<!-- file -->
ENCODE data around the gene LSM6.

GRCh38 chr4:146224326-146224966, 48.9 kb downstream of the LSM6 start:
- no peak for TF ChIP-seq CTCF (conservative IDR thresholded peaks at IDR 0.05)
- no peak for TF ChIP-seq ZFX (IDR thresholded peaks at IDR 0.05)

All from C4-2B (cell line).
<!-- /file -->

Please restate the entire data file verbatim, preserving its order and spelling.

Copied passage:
ENCODE data around the gene LSM6.

GRCh38 chr4:146224326-146224966, 48.9 kb downstream of the LSM6 start:
- no peak for TF ChIP-seq CTCF (conservative IDR thresholded peaks at IDR 0.05)
- no peak for TF ChIP-seq ZFX (IDR thresholded peaks at IDR 0.05)

All from C4-2B (cell line).